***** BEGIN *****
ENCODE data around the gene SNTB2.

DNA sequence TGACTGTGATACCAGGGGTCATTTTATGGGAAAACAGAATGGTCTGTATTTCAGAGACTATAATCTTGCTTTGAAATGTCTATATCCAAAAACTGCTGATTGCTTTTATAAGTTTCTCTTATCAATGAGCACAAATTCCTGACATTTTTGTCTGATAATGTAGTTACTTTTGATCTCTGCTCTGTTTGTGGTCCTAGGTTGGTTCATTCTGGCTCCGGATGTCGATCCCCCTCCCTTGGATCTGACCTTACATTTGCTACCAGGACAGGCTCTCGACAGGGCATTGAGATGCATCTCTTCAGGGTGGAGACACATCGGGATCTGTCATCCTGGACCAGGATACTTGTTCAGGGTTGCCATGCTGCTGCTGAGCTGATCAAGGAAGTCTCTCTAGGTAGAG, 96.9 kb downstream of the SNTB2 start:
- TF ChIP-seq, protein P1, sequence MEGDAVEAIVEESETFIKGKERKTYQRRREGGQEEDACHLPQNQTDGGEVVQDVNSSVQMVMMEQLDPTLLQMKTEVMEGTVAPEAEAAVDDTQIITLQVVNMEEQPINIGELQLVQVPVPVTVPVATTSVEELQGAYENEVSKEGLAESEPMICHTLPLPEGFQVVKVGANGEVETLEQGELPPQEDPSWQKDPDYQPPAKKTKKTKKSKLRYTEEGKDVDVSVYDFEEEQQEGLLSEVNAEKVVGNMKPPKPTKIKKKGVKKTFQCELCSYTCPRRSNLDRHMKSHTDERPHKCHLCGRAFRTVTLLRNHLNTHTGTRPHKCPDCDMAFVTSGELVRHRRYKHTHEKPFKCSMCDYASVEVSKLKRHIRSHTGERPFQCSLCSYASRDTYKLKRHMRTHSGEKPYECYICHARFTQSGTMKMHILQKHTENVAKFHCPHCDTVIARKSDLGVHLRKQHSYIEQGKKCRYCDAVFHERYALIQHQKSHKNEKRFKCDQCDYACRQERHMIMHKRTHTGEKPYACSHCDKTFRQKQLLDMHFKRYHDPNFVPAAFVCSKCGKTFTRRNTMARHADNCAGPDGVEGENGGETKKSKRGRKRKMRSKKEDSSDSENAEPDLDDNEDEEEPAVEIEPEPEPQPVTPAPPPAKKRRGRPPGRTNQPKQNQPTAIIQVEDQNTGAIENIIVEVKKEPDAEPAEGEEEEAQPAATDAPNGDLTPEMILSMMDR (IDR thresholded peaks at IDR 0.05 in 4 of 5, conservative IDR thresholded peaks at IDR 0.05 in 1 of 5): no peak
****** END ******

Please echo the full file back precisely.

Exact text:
ENCODE data around the gene SNTB2.

DNA sequence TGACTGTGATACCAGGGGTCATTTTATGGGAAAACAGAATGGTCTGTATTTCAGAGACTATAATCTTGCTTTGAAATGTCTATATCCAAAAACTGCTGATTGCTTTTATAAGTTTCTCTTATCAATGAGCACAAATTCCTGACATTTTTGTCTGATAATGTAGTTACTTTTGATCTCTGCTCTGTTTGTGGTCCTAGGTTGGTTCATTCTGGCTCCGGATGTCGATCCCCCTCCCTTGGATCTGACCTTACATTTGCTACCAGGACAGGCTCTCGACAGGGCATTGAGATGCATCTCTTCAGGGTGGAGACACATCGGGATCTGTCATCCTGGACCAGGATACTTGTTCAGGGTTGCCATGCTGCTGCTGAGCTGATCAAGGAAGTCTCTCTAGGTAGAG, 96.9 kb downstream of the SNTB2 start:
- TF ChIP-seq, protein P1, sequence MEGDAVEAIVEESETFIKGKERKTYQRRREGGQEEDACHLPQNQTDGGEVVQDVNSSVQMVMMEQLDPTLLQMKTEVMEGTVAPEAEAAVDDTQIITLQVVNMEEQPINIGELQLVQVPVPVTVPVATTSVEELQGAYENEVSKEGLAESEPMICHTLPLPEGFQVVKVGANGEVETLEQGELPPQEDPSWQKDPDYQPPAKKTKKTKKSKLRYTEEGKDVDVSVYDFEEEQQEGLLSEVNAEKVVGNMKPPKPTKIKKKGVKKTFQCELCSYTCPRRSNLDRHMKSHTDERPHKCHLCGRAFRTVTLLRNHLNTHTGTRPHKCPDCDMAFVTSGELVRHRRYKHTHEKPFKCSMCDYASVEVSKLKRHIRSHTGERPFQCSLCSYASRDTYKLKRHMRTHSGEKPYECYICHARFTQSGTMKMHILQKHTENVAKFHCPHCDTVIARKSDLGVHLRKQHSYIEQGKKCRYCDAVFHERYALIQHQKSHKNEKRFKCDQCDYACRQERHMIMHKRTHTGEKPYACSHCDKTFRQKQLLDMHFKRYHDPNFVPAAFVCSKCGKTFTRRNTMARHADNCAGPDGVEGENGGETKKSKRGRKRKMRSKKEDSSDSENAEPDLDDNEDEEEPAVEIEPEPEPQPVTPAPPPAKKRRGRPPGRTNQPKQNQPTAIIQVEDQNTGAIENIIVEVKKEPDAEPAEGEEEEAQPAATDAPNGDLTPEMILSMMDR (IDR thresholded peaks at IDR 0.05 in 4 of 5, conservative IDR thresholded peaks at IDR 0.05 in 1 of 5): no peak